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Gen Hosp Psychiatry. 1981 Jun;3(2):95-101.

Prediction and management of pain in patients with advanced cancer.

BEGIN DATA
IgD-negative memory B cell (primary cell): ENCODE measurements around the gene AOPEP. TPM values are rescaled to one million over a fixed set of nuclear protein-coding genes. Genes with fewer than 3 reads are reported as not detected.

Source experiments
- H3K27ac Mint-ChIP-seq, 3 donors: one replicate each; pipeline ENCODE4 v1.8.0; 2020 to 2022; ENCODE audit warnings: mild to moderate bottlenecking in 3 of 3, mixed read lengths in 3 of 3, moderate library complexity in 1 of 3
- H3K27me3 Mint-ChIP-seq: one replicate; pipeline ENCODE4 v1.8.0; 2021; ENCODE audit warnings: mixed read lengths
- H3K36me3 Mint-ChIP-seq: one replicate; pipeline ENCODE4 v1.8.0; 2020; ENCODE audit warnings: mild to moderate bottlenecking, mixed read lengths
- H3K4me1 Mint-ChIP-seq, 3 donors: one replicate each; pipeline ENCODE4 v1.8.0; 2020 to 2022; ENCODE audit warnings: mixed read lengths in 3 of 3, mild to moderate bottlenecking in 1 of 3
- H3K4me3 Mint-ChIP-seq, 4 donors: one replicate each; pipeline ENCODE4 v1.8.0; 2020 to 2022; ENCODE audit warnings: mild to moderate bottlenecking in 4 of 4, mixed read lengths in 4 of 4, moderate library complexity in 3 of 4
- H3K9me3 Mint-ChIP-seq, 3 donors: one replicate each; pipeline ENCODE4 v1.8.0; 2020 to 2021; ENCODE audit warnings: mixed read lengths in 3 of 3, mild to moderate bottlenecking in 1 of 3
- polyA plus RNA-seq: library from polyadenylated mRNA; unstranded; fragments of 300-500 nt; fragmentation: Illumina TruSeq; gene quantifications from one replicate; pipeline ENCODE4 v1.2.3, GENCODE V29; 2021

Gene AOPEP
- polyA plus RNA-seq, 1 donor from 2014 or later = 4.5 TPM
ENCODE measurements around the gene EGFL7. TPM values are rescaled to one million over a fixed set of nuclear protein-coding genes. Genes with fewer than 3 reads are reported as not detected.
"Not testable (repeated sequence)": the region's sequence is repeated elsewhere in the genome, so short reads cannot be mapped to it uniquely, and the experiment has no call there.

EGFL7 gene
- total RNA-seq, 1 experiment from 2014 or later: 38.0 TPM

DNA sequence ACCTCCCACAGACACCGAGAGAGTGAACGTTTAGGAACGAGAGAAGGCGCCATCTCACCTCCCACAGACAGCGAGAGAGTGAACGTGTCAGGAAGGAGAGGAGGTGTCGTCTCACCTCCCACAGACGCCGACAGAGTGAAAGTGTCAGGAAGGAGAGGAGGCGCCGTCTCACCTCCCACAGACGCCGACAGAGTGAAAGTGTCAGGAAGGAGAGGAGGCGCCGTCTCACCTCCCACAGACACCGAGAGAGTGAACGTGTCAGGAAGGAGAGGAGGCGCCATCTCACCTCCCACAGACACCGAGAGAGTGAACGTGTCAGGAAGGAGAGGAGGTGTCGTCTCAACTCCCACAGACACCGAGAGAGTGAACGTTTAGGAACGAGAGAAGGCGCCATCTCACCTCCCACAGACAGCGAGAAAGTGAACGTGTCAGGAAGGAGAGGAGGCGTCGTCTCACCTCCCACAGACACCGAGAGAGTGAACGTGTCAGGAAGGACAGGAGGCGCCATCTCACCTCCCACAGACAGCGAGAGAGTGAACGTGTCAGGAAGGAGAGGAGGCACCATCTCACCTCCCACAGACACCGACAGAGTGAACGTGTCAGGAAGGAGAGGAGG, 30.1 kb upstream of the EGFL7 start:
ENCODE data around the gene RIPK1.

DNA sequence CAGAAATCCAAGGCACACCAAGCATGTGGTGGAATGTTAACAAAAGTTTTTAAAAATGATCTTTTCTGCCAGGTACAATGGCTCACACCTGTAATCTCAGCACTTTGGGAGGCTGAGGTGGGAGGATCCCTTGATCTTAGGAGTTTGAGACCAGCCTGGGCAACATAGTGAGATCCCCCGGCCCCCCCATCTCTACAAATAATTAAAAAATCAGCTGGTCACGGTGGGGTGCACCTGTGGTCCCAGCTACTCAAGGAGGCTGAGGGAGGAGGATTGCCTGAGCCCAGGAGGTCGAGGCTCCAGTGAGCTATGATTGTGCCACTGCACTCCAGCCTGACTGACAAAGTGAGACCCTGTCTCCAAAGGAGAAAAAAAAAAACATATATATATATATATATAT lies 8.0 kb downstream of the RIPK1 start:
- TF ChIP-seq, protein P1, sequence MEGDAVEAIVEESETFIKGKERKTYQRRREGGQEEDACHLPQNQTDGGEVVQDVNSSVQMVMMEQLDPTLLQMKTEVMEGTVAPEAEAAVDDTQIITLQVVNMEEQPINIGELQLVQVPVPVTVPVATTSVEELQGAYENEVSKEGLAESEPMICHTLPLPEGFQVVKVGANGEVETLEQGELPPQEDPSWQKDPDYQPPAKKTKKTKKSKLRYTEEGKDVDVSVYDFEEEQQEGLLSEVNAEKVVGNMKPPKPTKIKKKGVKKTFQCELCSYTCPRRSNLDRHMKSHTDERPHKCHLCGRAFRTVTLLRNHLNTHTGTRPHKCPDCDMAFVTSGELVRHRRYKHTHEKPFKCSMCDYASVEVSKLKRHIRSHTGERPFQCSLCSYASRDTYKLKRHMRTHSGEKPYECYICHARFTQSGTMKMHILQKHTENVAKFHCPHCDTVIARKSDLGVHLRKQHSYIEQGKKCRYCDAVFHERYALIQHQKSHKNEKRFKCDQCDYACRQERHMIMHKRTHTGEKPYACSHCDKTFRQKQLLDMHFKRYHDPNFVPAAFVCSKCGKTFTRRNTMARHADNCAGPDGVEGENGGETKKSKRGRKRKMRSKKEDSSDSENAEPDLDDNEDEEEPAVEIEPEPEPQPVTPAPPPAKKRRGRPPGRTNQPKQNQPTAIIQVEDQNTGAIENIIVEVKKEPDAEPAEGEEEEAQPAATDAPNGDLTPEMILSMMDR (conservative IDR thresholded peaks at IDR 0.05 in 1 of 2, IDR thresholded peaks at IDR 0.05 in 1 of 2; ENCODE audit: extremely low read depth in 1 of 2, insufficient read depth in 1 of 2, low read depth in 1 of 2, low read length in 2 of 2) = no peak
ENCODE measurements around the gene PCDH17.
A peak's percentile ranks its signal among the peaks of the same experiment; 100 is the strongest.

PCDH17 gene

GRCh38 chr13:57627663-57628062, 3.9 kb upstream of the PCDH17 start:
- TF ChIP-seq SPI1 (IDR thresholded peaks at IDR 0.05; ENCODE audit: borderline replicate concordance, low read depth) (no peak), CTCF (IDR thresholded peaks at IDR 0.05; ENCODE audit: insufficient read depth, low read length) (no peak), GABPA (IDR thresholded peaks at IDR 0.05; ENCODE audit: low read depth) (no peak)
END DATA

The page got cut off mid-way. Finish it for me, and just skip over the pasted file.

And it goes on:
In a prospective controlled study, patients with incurable cancer and an estimated prognosis of three months to one year were allocated to two patient groups for evaluation of supportive interventions. One group, called "intensive," received home visits by a nurse practitioner acting as an extension of a multidisciplinary team; the other, termed "nonintensive," did not receive such visits. Both patient groups were periodically evaluated in their homes by an observer and by self-ratings, to measure changes in quality of life as their disease progressed. Several methodologic problems were identified, which have implications for future research. Pain problems later in the course of cancer seem to be predictable in those patients with higher scores on the Cornell Medical Index M-R scales (greater emotional disturbance) and on the Rotter Locus of Control (I-E) scale (expectation of more external control of self). The study also found that the home visiting nurse practitioners, specially trained in pain treatment, improved pain control in the "intensive" group of patients over the last 90 days of life, when pain was an increasingly major problem. Such nurses can significantly improve the quality of life for patients dying outside of institutions.

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